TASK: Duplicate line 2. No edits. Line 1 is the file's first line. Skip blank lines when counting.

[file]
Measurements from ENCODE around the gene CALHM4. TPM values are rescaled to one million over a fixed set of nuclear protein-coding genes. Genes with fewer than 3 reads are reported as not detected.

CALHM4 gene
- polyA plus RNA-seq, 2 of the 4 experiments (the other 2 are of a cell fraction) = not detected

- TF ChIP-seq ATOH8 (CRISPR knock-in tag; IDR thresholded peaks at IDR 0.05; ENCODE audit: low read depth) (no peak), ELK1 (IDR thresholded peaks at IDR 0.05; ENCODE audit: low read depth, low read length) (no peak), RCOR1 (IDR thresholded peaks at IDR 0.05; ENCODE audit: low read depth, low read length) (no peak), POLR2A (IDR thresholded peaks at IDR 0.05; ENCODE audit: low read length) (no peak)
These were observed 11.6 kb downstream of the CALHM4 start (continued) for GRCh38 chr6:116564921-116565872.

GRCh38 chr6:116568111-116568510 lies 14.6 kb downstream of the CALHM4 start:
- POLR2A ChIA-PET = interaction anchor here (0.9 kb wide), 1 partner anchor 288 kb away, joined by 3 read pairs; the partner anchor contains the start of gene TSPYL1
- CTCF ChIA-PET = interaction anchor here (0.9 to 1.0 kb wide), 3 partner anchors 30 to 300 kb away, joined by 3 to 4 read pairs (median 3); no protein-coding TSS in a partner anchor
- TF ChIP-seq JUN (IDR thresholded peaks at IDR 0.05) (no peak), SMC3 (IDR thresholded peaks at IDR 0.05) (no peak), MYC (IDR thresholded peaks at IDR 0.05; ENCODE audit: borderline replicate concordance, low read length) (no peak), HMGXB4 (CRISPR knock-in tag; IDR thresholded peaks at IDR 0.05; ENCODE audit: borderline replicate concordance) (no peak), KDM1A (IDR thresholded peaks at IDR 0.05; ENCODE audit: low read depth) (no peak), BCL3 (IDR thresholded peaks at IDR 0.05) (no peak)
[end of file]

CALHM4 gene